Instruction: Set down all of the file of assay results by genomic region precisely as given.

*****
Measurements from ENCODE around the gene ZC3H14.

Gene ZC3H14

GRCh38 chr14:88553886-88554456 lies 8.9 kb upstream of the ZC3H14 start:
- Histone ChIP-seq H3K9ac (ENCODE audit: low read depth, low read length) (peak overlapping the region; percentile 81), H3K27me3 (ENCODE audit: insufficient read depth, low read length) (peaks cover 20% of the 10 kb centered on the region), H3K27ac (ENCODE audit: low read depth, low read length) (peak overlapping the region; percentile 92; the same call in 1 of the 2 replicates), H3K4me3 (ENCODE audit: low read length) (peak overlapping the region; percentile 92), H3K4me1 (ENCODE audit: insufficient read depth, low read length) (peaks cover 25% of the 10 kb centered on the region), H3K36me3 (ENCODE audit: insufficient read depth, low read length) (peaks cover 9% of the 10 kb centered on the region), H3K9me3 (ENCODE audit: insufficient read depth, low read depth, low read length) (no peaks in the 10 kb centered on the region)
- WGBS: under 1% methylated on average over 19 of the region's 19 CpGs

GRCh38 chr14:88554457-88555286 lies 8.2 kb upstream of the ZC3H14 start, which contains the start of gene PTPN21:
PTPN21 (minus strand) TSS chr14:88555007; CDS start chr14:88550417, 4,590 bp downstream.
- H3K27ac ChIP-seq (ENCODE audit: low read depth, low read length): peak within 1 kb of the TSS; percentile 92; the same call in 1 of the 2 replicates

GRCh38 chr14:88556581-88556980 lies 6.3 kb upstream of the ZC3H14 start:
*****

Measurements from ENCODE around the gene ZC3H14.

Gene ZC3H14

GRCh38 chr14:88553886-88554456 lies 8.9 kb upstream of the ZC3H14 start:
- Histone ChIP-seq H3K9ac (ENCODE audit: low read depth, low read length) (peak overlapping the region; percentile 81), H3K27me3 (ENCODE audit: insufficient read depth, low read length) (peaks cover 20% of the 10 kb centered on the region), H3K27ac (ENCODE audit: low read depth, low read length) (peak overlapping the region; percentile 92; the same call in 1 of the 2 replicates), H3K4me3 (ENCODE audit: low read length) (peak overlapping the region; percentile 92), H3K4me1 (ENCODE audit: insufficient read depth, low read length) (peaks cover 25% of the 10 kb centered on the region), H3K36me3 (ENCODE audit: insufficient read depth, low read length) (peaks cover 9% of the 10 kb centered on the region), H3K9me3 (ENCODE audit: insufficient read depth, low read depth, low read length) (no peaks in the 10 kb centered on the region)
- WGBS: under 1% methylated on average over 19 of the region's 19 CpGs

GRCh38 chr14:88554457-88555286 lies 8.2 kb upstream of the ZC3H14 start, which contains the start of gene PTPN21:
PTPN21 (minus strand) TSS chr14:88555007; CDS start chr14:88550417, 4,590 bp downstream.
- H3K27ac ChIP-seq (ENCODE audit: low read depth, low read length): peak within 1 kb of the TSS; percentile 92; the same call in 1 of the 2 replicates

GRCh38 chr14:88556581-88556980 lies 6.3 kb upstream of the ZC3H14 start: